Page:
This year, Valley Academy for Career and Technology Education Superintendent Bob Weir is responding directly to the Verde Valley’s lack of skilled construction employees.
Following a successful fall 2016 discussion with construction industry representatives in Cottonwood, Weir met with 17 plumbing, insulation, plastering and drywall, glass and general contracting professionals on Jan. 31 at the Camp Verde Community Library to evaluate the Verde Valley’s industry needs and endorse VACTE’s certification programs as means to train future employees.
“Their major need is skilled employees — people who have the work ethic to see the job done right the first time,” Weir said. “[The representatives] all said, ‘I need more workers to be able to do more than just one job ....You teach them the skills and the work ethic, and we’ll teach our techniques.’”
According to Weir, the first step in getting people on board with VACTE is understanding what it is and is not. As a Joint Technical Education District, VACTE operates in concert with public and charter schools, private schools, home-schooled families and high school-aged individuals without a high school diploma to provide career and technical education programs, many of which culminate in industry-recognized certifications and college credit.
As a result of the input received from CTE-reliant employers in the Verde Valley, Weir has decided to move forward with hiring a construction technology instructor for VACTE. The job, which Weir said may become full time soon, has been posted to vacte.com.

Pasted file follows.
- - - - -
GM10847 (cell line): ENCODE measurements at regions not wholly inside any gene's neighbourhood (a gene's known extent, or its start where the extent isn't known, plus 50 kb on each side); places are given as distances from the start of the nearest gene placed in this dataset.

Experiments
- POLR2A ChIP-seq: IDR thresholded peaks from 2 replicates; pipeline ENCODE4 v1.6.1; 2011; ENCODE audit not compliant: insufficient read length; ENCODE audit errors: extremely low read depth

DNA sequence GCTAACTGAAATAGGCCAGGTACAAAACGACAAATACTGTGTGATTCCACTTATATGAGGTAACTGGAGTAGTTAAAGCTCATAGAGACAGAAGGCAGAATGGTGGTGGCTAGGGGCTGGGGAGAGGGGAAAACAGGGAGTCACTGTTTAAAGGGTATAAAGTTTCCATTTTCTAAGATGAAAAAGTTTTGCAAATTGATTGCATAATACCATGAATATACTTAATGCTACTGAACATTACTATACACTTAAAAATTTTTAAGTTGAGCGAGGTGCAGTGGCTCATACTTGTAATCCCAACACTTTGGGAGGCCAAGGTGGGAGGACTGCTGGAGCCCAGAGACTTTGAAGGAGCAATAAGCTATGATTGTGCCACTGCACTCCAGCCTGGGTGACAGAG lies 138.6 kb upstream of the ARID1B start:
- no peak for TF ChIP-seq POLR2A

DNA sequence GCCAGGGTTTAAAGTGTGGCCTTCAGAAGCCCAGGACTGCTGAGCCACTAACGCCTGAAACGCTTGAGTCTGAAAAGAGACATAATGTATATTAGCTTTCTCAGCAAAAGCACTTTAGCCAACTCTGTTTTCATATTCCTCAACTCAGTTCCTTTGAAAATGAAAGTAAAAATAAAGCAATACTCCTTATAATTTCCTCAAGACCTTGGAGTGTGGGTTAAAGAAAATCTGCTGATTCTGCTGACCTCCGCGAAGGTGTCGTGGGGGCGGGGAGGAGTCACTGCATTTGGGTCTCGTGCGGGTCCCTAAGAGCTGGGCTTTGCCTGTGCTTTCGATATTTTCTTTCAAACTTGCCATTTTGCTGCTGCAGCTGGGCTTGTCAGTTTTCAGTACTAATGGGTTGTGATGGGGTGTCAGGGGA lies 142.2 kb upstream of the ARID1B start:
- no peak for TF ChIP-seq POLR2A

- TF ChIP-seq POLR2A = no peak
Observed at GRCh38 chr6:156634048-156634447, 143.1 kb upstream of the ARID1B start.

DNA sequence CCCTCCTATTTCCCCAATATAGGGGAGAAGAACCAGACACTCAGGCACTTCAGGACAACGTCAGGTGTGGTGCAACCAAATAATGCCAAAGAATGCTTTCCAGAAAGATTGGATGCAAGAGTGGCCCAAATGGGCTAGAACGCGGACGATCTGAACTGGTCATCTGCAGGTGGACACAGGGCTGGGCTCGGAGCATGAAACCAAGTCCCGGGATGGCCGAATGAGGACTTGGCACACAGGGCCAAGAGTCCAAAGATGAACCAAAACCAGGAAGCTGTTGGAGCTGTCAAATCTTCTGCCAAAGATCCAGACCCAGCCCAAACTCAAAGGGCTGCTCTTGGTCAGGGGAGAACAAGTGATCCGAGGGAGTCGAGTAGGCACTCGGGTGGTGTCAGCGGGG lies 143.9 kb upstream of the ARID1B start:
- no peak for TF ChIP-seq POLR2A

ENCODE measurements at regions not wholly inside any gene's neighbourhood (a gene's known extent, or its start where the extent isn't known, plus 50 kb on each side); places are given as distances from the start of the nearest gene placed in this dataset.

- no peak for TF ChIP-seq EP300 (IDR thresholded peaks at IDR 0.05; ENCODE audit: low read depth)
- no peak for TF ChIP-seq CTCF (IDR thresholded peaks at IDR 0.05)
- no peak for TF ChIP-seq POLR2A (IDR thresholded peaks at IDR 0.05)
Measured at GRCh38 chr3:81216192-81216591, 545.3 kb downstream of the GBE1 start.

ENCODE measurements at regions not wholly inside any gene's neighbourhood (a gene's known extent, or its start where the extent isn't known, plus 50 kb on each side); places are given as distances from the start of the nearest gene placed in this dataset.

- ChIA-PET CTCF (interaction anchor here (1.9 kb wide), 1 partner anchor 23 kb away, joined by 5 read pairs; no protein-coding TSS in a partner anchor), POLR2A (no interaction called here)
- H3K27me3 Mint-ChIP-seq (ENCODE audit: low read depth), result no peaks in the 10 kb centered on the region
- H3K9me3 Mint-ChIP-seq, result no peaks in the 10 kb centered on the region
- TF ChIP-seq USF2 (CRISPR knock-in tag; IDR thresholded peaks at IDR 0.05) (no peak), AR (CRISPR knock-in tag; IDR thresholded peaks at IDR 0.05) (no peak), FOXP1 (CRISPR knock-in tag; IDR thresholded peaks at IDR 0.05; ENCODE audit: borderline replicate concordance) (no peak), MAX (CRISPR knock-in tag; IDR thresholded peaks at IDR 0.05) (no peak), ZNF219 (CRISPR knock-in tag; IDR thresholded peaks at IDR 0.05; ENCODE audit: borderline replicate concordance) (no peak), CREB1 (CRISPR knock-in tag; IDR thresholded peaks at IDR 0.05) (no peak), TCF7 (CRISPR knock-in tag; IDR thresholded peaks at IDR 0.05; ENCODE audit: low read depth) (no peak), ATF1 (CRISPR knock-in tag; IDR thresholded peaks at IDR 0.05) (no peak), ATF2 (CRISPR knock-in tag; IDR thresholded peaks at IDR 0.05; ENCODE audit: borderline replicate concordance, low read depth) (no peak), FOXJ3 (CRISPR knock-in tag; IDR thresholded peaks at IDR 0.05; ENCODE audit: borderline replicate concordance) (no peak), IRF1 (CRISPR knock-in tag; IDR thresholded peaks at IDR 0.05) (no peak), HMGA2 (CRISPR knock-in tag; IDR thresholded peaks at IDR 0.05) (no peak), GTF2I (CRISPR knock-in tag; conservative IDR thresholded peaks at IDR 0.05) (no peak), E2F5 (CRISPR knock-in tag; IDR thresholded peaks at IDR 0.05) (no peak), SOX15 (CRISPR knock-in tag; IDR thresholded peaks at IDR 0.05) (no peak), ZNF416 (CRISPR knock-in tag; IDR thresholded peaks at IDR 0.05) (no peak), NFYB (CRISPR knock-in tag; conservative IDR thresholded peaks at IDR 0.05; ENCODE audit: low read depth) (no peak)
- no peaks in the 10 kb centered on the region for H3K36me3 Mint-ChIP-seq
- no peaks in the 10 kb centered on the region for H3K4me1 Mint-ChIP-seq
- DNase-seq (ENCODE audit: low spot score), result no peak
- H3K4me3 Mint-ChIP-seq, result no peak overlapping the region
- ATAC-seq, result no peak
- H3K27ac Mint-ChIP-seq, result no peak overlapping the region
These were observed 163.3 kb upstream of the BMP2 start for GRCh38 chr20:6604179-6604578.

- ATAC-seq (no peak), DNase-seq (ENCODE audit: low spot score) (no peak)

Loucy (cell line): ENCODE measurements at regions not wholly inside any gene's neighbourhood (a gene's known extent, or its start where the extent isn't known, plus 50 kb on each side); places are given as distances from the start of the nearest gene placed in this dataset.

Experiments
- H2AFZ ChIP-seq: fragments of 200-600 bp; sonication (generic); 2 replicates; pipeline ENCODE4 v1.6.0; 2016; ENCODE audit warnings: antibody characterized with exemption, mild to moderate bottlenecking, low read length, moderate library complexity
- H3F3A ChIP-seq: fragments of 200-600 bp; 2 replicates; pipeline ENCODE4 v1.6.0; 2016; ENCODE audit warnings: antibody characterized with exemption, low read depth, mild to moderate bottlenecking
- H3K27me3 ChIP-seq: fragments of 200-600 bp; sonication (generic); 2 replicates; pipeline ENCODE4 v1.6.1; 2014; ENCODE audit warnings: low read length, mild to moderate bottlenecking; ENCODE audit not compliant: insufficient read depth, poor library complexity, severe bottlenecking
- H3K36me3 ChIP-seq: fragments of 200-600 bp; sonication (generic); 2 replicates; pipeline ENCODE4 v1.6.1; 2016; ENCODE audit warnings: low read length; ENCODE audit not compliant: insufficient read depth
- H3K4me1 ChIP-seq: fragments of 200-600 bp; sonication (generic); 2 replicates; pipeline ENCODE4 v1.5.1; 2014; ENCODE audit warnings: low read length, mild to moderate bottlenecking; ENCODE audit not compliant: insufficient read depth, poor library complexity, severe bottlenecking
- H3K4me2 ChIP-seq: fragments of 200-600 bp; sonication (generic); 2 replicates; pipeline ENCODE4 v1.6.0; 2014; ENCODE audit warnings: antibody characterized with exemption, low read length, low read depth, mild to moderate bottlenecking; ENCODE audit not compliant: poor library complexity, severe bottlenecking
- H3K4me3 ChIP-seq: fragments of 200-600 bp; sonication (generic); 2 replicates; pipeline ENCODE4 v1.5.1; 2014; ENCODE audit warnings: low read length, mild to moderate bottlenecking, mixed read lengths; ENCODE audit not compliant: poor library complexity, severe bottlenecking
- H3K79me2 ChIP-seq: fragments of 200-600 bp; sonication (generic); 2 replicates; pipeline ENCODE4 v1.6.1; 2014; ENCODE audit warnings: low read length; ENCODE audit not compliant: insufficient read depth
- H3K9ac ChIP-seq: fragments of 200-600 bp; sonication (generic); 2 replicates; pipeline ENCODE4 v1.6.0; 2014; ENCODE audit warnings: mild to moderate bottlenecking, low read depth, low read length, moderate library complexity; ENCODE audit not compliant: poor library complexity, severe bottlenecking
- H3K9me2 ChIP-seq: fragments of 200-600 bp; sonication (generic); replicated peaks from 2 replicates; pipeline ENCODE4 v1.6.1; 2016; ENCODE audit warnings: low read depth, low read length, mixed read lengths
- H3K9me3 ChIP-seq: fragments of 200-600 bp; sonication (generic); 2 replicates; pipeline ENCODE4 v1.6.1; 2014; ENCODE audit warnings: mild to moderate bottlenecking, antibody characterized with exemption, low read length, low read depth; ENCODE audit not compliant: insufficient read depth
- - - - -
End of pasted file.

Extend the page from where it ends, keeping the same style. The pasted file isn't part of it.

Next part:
The ideal candidate, he explained, will: Prioritize readiness and consistency in planning for each day’s instruction, making sure that students are prepared for demanding tasks as well as prioritize punctuality and teach the importance of respect for coworkers and clients, ensuring that each student understands that success is built on a foundation of trust between parties.
“This is a job site, and these are the things you need to do,” Weir said, adding that there are many misconceptions about construction work, including that the labor does not require an extensive list of skills. “There’s a consistent level of expectations.”
According to Weir, a student enrolled in the construction technology program is likely to end up with “very viable living” that starts at $15 to $20 per hour and, at the minimum, 40 hours of work per week. Furthermore, Weir said that construction is often a stepping stone to other careers and entrepreneurial opportunities, allowing students to pursue their own passions and goals. Weir said that he hopes to get 40 to 60 applicants.
“It’s exciting because this is something that’s been missing for a while in the Verde Valley,” Weir said. “The businesses in the community are desperate for workers.”
Weir said that he plans on holding a similar meeting with construction representatives in Sedona in the “next three or four weeks.” BLOG COMMENTS POWERED BY DISQUS